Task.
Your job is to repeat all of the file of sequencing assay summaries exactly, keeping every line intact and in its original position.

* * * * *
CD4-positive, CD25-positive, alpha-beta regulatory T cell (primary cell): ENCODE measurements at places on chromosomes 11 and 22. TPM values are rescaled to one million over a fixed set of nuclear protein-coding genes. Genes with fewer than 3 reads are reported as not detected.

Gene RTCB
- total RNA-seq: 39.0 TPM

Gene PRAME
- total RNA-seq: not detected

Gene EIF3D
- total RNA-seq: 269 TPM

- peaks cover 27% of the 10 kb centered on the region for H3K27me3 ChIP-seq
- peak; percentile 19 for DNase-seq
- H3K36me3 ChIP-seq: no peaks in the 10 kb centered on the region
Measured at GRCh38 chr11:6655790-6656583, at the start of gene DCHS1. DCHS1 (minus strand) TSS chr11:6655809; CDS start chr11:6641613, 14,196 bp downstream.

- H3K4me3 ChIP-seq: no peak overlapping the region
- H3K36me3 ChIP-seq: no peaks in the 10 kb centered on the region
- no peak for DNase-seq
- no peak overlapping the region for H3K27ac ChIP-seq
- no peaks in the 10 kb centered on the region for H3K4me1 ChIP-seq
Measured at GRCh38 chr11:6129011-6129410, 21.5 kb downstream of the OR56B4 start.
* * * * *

CD4-positive, CD25-positive, alpha-beta regulatory T cell (primary cell): ENCODE measurements at places on chromosomes 11 and 22. TPM values are rescaled to one million over a fixed set of nuclear protein-coding genes. Genes with fewer than 3 reads are reported as not detected.

Gene RTCB
- total RNA-seq: 39.0 TPM

Gene PRAME
- total RNA-seq: not detected

Gene EIF3D
- total RNA-seq: 269 TPM

- peaks cover 27% of the 10 kb centered on the region for H3K27me3 ChIP-seq
- peak; percentile 19 for DNase-seq
- H3K36me3 ChIP-seq: no peaks in the 10 kb centered on the region
Measured at GRCh38 chr11:6655790-6656583, at the start of gene DCHS1. DCHS1 (minus strand) TSS chr11:6655809; CDS start chr11:6641613, 14,196 bp downstream.

- H3K4me3 ChIP-seq: no peak overlapping the region
- H3K36me3 ChIP-seq: no peaks in the 10 kb centered on the region
- no peak for DNase-seq
- no peak overlapping the region for H3K27ac ChIP-seq
- no peaks in the 10 kb centered on the region for H3K4me1 ChIP-seq
Measured at GRCh38 chr11:6129011-6129410, 21.5 kb downstream of the OR56B4 start.